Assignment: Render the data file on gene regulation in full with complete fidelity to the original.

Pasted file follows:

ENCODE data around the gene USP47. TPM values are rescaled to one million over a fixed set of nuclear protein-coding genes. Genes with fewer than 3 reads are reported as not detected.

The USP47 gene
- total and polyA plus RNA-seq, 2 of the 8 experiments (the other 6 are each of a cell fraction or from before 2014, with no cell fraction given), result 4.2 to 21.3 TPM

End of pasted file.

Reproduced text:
ENCODE data around the gene USP47. TPM values are rescaled to one million over a fixed set of nuclear protein-coding genes. Genes with fewer than 3 reads are reported as not detected.

The USP47 gene
- total and polyA plus RNA-seq, 2 of the 8 experiments (the other 6 are each of a cell fraction or from before 2014, with no cell fraction given), result 4.2 to 21.3 TPM